Christian doctors often rage at the laws which set the ethical pace of their profession. This book is an important inquiry into the legitimacy of that rage, and a lexicon of the words in which the rage can properly be articulated.
The Bible is full of laws. They sometimes seem to be at war with grace. McIlroy helps to broker a peace. God seems to like order: his first recorded act was to subdue chaos.
Although the Fall twisted things so that the originally ordained model of societal harmony has never been visible, he continued to want humans to live in a regulated way with one another and with himself. Laws for an Israelite theocracy are one thing; laws for a Kingdom which is not of this world are another. There is an apparent dissonance between what the Old and the New Testament say about the demands of the law in a civilized society. All this is the stuff of McIlroy's book. It is immaculately researched and highly readable. It is important reading not only for jaded lawyers, but also for anyone who takes the obligations of citizenship seriously.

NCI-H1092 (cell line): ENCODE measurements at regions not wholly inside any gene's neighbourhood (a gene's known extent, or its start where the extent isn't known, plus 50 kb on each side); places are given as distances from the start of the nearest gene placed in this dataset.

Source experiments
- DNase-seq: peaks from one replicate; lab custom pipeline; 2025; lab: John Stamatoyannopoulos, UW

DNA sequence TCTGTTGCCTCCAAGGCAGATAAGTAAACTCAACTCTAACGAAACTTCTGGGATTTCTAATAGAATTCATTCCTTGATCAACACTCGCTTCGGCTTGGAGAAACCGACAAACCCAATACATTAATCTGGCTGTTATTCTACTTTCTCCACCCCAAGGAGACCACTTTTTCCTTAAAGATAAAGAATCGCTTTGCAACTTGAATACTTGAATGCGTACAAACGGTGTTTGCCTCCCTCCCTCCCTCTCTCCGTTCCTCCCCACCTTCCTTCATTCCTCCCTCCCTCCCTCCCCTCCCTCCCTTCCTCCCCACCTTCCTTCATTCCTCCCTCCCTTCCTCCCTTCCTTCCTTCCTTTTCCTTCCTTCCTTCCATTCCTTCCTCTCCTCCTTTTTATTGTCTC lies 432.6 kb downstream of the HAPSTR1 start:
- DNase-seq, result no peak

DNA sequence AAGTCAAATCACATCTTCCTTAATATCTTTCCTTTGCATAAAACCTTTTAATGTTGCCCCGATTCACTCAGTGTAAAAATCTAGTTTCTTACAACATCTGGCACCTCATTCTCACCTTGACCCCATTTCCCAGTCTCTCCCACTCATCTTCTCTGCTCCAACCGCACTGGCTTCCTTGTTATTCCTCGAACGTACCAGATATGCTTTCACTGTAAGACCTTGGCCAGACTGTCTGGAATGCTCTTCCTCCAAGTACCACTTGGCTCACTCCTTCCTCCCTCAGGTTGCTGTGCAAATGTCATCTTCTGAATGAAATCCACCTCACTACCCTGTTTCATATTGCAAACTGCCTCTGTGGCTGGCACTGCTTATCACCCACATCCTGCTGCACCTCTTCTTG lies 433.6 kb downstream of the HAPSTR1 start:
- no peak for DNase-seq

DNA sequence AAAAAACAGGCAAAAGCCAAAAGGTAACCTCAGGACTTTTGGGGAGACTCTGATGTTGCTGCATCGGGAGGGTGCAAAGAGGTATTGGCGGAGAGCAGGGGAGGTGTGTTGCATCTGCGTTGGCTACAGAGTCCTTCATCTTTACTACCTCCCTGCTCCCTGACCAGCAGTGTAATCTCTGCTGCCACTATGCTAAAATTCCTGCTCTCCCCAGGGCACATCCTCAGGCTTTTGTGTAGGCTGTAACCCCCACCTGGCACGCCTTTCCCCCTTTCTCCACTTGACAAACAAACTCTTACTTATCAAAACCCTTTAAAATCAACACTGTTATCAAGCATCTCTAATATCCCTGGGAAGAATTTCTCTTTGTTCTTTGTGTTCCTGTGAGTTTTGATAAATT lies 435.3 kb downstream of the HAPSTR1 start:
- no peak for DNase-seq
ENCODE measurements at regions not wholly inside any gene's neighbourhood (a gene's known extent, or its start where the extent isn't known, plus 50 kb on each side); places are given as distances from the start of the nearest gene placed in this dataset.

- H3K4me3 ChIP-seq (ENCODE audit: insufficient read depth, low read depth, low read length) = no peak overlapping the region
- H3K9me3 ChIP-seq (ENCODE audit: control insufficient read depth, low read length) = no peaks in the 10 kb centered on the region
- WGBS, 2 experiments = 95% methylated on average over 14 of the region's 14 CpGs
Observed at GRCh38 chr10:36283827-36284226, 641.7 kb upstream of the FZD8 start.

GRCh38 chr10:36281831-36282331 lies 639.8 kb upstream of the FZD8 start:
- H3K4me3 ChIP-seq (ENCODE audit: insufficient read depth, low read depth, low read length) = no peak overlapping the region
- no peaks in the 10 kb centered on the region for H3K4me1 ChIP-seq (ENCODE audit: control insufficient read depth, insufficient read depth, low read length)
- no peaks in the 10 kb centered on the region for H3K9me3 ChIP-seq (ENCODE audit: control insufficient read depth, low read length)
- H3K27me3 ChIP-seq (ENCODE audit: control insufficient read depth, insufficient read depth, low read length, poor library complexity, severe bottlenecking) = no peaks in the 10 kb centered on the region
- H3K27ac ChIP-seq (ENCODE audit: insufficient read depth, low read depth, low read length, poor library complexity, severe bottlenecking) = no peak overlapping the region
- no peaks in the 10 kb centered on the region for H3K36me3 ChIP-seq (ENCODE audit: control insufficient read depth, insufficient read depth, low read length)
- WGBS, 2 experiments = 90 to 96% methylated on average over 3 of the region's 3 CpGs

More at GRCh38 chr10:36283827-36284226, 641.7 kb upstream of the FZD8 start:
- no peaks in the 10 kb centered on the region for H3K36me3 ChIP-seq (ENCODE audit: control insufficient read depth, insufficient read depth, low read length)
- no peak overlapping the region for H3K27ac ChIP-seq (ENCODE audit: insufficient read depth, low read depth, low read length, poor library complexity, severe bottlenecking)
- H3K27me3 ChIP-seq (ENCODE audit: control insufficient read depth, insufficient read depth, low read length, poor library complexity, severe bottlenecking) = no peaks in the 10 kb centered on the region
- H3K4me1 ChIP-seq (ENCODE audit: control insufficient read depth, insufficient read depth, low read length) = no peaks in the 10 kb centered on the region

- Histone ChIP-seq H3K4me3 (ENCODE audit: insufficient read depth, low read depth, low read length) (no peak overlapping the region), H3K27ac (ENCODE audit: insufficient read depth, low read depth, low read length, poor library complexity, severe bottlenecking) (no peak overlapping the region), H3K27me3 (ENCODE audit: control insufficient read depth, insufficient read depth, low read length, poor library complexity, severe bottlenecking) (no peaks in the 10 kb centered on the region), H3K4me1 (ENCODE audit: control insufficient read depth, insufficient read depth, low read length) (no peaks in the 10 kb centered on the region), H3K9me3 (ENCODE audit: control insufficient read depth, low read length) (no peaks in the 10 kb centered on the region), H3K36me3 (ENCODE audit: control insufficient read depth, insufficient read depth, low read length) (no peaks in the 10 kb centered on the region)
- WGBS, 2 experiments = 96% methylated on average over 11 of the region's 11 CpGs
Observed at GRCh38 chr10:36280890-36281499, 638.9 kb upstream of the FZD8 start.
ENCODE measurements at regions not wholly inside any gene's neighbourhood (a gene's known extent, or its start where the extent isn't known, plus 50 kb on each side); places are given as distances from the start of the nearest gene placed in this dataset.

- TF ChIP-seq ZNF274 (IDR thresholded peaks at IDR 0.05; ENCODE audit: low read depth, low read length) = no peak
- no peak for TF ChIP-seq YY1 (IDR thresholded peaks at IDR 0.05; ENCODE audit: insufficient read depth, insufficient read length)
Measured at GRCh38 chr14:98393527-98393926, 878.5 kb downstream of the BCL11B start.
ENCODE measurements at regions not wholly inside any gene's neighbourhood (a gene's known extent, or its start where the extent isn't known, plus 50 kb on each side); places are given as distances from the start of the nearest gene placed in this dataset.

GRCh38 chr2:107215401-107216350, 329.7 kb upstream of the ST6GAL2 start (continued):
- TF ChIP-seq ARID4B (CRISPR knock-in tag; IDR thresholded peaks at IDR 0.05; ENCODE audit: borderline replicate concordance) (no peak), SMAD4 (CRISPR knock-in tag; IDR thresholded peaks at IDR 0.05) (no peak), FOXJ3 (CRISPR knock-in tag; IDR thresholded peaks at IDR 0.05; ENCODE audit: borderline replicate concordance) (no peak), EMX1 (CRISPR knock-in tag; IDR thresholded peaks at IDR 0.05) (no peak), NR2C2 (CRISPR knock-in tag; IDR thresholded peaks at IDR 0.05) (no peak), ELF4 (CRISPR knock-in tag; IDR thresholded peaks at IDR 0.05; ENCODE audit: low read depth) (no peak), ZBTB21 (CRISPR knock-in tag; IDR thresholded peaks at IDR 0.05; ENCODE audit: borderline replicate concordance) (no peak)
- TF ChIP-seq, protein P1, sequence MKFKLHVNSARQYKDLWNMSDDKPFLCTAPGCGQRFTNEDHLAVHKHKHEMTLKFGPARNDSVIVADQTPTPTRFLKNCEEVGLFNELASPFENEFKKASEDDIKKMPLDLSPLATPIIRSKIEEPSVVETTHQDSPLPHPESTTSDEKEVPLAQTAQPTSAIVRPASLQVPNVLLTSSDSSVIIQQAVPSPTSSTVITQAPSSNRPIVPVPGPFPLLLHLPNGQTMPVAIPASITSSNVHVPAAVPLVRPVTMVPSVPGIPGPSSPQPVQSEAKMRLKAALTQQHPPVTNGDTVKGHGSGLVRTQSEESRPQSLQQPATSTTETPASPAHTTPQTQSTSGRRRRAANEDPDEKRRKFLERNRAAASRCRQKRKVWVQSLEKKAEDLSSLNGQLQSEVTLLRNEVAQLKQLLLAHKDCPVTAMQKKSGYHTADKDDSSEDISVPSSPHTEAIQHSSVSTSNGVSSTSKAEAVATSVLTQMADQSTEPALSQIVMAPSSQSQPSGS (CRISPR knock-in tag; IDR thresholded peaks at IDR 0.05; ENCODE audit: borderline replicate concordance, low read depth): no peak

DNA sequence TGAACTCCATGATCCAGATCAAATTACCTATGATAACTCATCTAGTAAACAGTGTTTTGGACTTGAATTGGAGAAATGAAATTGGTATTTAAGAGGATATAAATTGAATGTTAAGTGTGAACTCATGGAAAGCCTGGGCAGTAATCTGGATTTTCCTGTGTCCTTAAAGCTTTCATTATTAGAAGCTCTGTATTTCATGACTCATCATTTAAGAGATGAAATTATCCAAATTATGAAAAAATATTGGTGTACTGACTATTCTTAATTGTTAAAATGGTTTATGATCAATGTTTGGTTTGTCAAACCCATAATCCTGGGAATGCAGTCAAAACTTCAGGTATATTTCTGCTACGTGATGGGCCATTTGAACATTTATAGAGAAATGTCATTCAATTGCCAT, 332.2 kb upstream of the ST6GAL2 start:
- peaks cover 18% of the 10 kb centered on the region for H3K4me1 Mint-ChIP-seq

I have some quibbles. Most of them boil down to saying that the book is too short. That necessarily means that mere assertion triumphs over argument. Sometimes, though, the unargued assertions become central pillars of later arguments, and those later arguments are unstable as a result. It is frustrating, too, that McIlroy does not grapple head on with some of the urgent contemporary questions which his thesis raises. Yes, we should, within limits, submit to rulers, but who, in a Britain whose policies are dictated to a significant extent by the US and the EU, is my ruler? The dissolution of the boundaries of nation states makes dubious the application of theologies designed for nation states. It would have been exciting, too, to see an able intellectual matador like McIlroy take firmly by the horns some of the dangerous historical bulls which stampede through any Christian philosophy of law.
Theocracies have historically been vile: secular states have generally done a good deal better. I think I know what McIlroy would say about this, but I would have liked to hear him say it. But this is unfair. It is criticising a book for not being the book that it does not purport to be. McIlroy has produced a fine work of biblical scholarship. It is a compliment to him that I want him to develop and apply his thesis further.